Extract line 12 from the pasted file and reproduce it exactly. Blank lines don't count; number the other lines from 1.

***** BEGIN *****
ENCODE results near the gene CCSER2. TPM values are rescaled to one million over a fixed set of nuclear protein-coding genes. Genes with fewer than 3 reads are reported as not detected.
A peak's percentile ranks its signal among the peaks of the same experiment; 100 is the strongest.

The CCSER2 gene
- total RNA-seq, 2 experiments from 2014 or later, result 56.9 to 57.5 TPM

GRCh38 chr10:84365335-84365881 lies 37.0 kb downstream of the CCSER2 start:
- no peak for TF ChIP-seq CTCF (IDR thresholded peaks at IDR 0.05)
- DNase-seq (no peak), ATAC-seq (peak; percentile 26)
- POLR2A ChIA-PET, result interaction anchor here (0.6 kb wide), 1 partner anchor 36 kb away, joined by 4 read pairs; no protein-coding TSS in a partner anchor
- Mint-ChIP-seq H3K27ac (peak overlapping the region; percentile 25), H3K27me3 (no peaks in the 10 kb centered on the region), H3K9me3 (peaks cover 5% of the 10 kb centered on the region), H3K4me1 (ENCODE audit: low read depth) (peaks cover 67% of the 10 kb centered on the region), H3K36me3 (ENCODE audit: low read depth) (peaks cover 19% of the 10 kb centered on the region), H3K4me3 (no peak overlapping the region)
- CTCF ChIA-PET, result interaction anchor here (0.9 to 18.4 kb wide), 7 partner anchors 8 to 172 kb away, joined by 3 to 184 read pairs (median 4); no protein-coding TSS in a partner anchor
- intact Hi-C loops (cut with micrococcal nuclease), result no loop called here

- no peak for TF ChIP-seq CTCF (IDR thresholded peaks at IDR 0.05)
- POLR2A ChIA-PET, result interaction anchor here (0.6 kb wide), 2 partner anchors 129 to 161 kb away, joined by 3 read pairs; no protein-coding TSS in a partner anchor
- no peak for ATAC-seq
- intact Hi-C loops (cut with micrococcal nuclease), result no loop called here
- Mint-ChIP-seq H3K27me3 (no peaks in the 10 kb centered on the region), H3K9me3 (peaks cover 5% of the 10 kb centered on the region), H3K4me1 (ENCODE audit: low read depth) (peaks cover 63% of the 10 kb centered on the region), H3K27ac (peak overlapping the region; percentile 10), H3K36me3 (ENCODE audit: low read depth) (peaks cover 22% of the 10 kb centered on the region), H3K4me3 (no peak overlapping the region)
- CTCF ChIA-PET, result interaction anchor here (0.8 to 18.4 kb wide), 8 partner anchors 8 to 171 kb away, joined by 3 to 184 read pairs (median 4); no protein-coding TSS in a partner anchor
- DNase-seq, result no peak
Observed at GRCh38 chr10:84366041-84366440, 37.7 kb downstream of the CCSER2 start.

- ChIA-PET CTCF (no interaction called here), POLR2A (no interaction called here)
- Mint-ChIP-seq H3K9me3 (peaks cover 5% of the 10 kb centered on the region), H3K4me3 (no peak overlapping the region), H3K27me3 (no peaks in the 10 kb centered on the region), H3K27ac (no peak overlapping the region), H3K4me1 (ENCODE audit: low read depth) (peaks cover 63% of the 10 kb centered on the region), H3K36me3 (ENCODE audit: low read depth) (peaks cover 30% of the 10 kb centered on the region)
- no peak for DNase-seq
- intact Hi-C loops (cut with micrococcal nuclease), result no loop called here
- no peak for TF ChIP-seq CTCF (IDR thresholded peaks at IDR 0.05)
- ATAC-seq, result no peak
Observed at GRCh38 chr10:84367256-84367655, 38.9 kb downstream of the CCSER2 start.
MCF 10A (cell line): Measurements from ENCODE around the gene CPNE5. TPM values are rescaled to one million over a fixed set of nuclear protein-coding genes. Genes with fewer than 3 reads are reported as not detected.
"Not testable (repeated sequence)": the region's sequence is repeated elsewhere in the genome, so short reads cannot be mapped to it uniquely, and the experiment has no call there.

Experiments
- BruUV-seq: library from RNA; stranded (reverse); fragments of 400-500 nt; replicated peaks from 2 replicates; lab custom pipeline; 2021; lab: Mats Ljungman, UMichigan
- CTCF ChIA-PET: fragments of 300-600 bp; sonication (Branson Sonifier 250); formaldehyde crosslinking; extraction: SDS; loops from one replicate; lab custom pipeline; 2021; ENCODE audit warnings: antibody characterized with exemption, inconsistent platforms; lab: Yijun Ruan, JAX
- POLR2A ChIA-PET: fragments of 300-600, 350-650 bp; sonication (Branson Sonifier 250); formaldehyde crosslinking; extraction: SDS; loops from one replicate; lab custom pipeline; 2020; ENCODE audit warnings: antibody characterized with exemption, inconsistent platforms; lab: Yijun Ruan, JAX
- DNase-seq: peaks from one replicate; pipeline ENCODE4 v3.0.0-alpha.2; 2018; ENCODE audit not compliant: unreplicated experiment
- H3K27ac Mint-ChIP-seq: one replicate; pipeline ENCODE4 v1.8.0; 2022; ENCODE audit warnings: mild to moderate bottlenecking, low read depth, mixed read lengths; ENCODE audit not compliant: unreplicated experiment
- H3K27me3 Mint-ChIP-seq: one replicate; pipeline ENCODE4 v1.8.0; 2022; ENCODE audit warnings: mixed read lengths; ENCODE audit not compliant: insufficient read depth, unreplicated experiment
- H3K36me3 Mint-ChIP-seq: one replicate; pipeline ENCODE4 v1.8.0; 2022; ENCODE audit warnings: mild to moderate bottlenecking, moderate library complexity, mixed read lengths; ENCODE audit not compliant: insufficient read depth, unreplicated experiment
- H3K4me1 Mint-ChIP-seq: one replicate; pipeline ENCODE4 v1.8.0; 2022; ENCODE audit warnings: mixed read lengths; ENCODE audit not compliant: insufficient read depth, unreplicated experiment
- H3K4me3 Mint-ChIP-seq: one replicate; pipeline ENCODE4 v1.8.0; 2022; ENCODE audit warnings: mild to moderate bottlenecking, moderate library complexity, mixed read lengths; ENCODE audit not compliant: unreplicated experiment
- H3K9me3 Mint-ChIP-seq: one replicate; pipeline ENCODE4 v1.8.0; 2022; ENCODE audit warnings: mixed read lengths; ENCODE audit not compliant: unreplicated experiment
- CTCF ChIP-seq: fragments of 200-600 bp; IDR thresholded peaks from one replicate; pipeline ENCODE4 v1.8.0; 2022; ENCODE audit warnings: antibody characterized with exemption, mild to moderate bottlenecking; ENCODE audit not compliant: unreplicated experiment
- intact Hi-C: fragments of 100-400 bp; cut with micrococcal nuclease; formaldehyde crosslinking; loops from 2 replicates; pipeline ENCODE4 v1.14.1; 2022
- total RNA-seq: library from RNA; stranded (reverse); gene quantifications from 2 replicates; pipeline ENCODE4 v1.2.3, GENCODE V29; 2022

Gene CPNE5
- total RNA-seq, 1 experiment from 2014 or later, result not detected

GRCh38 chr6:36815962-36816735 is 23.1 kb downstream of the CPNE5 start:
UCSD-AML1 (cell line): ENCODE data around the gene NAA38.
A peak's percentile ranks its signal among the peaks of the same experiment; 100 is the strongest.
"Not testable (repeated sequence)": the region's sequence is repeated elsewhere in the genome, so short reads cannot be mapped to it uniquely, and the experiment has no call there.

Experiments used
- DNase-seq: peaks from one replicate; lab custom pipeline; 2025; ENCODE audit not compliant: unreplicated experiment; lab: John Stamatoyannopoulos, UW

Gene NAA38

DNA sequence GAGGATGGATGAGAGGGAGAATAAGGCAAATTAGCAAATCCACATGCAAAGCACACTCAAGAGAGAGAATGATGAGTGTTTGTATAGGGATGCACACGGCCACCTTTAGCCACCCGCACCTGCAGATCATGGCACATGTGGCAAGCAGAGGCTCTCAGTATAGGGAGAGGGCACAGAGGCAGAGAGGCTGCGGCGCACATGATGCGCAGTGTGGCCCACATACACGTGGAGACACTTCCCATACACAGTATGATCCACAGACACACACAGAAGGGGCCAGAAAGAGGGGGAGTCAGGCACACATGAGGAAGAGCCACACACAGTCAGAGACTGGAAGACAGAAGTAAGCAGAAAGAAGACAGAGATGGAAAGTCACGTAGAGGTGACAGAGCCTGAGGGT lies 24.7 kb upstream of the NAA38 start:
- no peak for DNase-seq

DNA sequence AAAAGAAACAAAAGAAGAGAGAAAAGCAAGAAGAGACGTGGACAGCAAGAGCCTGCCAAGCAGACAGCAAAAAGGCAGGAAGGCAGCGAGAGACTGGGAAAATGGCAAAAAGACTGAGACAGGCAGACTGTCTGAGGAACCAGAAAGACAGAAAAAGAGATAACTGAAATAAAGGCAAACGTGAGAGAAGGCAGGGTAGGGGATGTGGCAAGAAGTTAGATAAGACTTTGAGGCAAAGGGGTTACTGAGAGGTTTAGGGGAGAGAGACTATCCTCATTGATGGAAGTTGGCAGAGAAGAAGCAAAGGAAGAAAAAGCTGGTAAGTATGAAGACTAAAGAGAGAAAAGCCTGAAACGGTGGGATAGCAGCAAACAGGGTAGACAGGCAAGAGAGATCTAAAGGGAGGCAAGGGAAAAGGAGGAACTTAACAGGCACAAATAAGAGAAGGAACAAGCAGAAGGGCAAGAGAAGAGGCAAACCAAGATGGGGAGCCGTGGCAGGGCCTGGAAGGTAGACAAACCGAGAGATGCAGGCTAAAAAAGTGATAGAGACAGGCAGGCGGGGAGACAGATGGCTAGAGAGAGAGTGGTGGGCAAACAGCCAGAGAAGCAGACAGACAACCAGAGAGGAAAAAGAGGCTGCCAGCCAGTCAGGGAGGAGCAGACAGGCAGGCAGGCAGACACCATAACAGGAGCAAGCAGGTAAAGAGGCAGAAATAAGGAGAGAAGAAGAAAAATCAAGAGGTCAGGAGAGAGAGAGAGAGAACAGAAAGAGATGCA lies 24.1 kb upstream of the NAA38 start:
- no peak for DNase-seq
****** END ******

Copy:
- no peak for TF ChIP-seq CTCF (IDR thresholded peaks at IDR 0.05)